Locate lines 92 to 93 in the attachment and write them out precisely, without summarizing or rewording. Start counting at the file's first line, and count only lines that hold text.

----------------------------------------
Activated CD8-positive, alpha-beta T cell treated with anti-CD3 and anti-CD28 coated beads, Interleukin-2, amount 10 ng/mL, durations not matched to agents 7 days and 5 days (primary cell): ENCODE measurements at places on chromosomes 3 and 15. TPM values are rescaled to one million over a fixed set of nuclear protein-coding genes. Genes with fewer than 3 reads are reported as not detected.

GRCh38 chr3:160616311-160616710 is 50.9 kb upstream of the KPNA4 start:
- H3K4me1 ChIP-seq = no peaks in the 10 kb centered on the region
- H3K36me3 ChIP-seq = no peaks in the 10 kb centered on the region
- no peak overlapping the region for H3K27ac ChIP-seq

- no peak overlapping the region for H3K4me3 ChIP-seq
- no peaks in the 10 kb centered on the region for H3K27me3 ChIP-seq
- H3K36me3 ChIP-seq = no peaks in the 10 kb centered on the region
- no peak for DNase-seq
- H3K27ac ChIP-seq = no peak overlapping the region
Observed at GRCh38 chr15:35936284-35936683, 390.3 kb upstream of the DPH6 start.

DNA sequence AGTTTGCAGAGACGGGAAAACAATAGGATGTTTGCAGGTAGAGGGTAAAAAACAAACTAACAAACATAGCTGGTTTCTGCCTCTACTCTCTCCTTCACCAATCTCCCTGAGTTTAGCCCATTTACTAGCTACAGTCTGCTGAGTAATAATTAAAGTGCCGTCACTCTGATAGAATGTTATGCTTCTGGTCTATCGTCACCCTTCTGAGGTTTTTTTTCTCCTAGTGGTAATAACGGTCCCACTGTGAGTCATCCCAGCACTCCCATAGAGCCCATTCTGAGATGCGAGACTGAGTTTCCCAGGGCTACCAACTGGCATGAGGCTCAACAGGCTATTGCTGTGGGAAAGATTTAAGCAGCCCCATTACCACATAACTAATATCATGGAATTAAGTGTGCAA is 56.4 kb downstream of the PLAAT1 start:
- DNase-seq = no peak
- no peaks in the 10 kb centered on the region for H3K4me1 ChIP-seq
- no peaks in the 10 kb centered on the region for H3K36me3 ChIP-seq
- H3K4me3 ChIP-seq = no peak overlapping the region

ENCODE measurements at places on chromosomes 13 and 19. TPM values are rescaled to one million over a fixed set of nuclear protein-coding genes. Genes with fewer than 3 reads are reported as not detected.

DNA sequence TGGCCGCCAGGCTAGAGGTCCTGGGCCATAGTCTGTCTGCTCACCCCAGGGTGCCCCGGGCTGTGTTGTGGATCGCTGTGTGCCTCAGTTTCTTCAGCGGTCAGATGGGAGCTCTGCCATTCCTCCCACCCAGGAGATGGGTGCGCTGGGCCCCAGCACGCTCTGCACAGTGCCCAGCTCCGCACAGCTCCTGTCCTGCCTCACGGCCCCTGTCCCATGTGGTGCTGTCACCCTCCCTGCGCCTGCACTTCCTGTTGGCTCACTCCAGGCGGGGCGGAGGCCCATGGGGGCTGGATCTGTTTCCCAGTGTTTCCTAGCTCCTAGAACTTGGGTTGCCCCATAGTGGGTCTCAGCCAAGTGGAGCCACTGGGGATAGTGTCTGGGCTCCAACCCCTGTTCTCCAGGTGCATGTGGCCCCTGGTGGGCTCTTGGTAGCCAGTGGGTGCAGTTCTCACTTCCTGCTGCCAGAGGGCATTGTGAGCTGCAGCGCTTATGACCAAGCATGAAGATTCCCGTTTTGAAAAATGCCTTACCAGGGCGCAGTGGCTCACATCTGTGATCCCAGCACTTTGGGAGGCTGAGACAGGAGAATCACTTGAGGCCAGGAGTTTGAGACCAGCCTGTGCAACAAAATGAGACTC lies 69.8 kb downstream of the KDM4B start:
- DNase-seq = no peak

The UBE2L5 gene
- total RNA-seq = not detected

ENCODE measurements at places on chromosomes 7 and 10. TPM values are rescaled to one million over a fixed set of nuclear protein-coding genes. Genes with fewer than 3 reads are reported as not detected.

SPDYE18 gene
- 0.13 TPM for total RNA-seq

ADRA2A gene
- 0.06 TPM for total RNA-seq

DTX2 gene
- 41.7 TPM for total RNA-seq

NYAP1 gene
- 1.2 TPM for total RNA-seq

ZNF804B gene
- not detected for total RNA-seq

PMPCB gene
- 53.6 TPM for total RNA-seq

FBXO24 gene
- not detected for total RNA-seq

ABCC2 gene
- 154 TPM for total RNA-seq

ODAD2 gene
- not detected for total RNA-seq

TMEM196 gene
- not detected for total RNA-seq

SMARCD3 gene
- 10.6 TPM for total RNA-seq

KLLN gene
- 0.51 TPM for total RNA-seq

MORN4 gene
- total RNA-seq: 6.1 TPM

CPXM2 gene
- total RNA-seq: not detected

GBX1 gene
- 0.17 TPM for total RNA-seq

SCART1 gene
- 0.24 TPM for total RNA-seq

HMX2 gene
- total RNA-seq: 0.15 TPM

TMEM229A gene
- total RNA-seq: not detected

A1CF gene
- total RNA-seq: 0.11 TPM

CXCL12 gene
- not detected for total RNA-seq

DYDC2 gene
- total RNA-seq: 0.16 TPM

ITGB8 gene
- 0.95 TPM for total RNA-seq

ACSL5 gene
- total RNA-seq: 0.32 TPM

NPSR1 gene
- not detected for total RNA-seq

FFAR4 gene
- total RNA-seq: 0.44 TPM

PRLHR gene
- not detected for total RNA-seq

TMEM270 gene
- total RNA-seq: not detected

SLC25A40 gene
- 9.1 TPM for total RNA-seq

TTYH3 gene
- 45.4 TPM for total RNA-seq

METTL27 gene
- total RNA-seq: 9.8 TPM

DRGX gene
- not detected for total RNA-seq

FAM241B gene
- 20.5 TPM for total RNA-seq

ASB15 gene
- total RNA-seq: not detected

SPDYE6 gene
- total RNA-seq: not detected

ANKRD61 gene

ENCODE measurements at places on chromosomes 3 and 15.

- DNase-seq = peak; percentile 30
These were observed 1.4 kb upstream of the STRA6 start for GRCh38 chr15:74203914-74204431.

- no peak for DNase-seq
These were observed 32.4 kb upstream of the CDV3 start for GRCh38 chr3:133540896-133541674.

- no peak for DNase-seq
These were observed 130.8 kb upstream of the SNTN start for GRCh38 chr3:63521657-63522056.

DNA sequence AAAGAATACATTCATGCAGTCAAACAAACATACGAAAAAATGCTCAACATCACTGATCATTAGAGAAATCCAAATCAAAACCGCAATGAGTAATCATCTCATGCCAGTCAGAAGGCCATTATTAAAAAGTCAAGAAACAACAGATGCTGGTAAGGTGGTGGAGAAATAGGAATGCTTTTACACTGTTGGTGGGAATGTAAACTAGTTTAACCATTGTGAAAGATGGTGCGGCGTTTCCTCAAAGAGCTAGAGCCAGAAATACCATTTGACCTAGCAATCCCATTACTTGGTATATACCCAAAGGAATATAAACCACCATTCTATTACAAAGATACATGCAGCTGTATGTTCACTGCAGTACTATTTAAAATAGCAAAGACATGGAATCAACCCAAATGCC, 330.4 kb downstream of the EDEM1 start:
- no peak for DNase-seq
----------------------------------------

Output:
ENCODE measurements at places on chromosomes 3 and 15.

- DNase-seq = peak; percentile 30